Kentucky's $91 Million Shortfall Explained
Kentucky Governor Steve Beshear signed a budget reduction order Wednesday, announcing that there would be a $21 million dollar transfer from reserves bringing the state's rainy day fund to $77 million. Murray State Distinguished Professor of Economics Dr. Jim McCoy serves on the Kentucky Consensus Forecast Group. He puts in perspective the origins, anomalies, and implications of the Commonwealth's $91 million shortfall during Sounds Good.
Beshear's decision comes roughly a week after the revelation that Kentucky's general fund is short $91 million dollars, which Kentucky’s Budget Director Jane Driskell says was caused, in part, by President Obama's proposal to raise federal capital gains tax and unanticipated shortcomings in stock market trading and investments.
How The Budgeting Process Works
The Kentucky Consensus Forecast Group meets in the fall of odd-numbered years to put together a forecast for the next two fiscal years (July 1 - June 30), to predict tax revenue based on economic performance. Forecasts are an inexact science so when looking ahead over two years out can be tricky business, especially in the current economic climate.
The group found that their first fiscal year predictions were accurate and that the second year was very good (Fall of 2013 revenues came in at a predicted pace). Coming into January of 2014, however the general economy had, for the first time since 2011, dropped in GDP by about 2.9%. This unexpected event led to less tax revenues being collected in 2014.
Kentucky's $91 Million Shortfall
The shortfall from the past fiscal year sounds like a lot of money, and indeed is, but in percentage terms amounts to roughly 1% of the general fund. Therefore, McCoy says the Forecast Group was only off by about 1%. However, on top of 14 budget cuts over the past five years totaling $1.6 billion, the extra 1% makes a difference.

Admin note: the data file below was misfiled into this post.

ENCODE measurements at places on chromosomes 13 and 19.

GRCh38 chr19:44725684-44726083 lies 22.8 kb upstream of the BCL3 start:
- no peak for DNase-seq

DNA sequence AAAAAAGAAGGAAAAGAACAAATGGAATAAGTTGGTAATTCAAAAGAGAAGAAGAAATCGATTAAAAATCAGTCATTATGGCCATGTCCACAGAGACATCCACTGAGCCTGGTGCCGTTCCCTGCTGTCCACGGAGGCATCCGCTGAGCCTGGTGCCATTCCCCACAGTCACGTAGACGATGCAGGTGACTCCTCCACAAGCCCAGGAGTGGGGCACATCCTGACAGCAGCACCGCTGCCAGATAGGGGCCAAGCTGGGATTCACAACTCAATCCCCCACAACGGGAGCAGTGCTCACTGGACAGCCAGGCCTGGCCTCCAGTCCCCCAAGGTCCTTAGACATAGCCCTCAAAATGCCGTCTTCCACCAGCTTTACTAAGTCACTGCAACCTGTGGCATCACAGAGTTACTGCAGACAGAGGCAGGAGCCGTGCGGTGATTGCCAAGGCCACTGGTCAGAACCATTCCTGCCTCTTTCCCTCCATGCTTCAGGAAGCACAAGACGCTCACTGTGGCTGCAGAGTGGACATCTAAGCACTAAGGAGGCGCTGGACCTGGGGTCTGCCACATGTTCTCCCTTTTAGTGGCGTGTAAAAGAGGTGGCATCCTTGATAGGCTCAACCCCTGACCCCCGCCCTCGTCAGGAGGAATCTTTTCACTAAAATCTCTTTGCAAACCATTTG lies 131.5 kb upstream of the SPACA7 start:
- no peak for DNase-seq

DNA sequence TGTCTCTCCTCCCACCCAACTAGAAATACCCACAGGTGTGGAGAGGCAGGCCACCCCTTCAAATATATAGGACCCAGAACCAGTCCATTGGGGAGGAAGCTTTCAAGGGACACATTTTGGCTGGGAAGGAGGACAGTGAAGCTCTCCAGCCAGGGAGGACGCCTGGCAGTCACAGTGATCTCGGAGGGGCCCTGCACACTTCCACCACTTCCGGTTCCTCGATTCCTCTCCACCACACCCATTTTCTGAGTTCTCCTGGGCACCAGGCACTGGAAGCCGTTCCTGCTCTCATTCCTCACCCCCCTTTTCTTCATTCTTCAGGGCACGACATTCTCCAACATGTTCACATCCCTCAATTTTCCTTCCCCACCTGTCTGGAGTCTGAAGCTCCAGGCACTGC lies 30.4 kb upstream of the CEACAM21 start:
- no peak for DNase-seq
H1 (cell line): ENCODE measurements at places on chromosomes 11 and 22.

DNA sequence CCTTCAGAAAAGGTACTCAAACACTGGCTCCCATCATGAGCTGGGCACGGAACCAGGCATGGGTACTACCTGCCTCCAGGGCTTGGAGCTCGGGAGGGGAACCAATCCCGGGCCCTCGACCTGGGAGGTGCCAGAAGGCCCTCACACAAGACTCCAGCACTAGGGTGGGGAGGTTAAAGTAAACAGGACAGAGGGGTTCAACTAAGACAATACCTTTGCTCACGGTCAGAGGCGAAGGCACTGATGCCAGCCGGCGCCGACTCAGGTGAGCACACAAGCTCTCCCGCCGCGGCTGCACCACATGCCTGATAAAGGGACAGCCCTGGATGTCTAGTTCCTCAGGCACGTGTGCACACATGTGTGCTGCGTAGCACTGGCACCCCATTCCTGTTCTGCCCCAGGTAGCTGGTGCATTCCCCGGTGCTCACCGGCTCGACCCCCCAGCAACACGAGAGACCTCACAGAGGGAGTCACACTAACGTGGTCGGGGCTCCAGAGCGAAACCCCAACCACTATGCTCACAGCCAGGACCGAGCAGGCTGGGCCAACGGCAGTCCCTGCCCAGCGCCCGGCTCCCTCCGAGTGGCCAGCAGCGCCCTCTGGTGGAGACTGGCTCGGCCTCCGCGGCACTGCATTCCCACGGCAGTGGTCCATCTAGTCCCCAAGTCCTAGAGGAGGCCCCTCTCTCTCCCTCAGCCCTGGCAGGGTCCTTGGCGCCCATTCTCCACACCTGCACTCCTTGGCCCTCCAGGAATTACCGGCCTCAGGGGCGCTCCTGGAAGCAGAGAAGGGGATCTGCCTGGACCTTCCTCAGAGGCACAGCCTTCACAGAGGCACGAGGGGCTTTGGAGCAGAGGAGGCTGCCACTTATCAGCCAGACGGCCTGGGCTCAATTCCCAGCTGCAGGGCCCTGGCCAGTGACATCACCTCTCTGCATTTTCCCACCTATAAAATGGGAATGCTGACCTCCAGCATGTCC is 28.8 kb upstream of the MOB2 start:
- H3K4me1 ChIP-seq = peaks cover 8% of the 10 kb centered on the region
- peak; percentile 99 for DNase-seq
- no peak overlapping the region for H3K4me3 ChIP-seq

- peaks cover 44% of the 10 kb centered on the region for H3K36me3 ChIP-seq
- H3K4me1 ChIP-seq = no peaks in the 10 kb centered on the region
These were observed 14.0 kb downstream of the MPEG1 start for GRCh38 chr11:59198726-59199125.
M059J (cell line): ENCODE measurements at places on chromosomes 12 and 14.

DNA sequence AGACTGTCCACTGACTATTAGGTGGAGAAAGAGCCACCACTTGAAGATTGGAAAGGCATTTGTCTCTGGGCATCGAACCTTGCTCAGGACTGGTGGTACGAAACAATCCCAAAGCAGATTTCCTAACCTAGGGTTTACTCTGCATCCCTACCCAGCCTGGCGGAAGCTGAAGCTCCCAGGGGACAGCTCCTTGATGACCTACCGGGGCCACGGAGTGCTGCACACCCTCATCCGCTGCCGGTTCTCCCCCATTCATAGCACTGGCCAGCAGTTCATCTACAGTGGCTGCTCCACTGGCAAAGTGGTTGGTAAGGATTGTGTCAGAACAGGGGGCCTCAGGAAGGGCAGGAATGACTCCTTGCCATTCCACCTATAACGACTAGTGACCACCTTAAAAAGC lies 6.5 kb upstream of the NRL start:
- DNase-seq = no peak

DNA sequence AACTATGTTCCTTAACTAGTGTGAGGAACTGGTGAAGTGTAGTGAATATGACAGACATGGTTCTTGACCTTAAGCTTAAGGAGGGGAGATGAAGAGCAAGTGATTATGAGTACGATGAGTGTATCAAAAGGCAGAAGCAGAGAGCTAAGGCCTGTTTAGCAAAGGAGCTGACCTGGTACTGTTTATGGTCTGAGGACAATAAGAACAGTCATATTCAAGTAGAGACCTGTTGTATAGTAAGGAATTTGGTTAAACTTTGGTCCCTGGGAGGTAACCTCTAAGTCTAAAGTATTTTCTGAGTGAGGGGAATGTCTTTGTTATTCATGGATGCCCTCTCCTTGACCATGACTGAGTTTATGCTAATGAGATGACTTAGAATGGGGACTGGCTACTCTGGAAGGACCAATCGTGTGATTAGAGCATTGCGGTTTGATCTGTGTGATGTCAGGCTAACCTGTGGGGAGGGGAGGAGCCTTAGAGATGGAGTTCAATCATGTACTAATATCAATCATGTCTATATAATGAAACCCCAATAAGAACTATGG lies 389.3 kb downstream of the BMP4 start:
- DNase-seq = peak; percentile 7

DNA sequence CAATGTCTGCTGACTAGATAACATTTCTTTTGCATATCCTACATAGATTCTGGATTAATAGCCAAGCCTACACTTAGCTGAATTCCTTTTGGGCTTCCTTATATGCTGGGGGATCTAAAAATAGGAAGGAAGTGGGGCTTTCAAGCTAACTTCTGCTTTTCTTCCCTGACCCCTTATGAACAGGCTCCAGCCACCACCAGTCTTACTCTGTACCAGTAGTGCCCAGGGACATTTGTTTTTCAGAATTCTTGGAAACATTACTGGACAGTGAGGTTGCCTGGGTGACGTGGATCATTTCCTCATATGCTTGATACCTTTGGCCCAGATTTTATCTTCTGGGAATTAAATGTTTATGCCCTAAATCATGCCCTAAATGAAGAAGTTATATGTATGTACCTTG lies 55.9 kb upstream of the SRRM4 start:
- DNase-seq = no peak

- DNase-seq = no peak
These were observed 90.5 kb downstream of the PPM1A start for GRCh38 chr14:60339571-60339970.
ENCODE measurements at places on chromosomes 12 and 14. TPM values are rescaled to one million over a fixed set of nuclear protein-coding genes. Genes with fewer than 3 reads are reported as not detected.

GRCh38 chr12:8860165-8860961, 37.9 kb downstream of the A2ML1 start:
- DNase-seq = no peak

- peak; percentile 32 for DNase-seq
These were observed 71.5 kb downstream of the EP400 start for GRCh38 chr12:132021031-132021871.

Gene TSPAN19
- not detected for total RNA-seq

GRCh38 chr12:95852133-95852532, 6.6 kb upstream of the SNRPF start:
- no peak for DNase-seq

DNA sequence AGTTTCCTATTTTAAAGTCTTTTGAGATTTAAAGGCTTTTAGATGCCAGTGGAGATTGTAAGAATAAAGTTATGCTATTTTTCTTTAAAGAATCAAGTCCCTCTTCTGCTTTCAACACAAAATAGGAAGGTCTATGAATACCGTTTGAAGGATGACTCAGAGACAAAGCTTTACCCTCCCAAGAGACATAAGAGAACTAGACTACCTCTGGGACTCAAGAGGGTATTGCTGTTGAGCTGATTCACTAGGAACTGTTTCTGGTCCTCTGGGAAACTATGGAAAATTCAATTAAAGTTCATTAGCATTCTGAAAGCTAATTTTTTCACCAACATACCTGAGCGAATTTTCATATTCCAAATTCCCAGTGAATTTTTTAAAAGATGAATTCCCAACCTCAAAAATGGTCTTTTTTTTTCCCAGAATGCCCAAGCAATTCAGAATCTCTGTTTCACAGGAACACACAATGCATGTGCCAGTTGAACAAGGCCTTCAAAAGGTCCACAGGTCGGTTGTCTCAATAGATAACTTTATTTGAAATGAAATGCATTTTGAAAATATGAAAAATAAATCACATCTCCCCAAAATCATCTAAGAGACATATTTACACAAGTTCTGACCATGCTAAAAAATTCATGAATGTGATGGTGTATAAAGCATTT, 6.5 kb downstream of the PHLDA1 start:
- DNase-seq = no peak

"We're well past the fat, we're well into the meat and certainly getting close to the bone in terms of hardship and coming up short on those revenues."
The Fiscal Cliff
Most of the shortfall accounted for due to the phenomenon relating to personal income tax. In April 2014, Kentucky's tax collection fell by 8% compared to the previous year. One of the contributing factors was the capital gains tax issue, aka the "fiscal cliff" from 2011/12. Investors fearful of the fiscal cliff, that their capital gains taxes would be increased and that previous tax cuts would be let to expire causing them to pay at a higher rate in the future, led to a large amount of cashing in when they wouldn't have done so otherwise. As it turns out, there was no increase, but in 2012 investors didn't know that, thus an increase in stock sales in 2013. This accounts for $63 million of the shortfall.
The rest of the shortfall amount is related to less overall tax collections in cigarette, coal severance, lottery, property, and business taxes as related to the general economy.
Looking Ahead: The Next Two Years
The Kentucky Consensus Forecast Group convened in December 2013, before the shortfall discovery, and made a conservative forecast for the fiscal year that just started (July 1, 2014) with an increase of 2.6%, feeling general economic growth would be somewhere between 3 to 4%. As for recovering the $91 million, the Kentucky Constitution requires a balanced budget. So the shortfall must be paid for and the government can't borrow money to do it. So the only way to recoup the amount is by dipping into the "rainy day fund" of $90 million and the unused balance of $80, both of which were already being used for planned spending. McCoy says Kentucky will either need to have faster economic growth than forecast or engage in about 1% of budget cuts.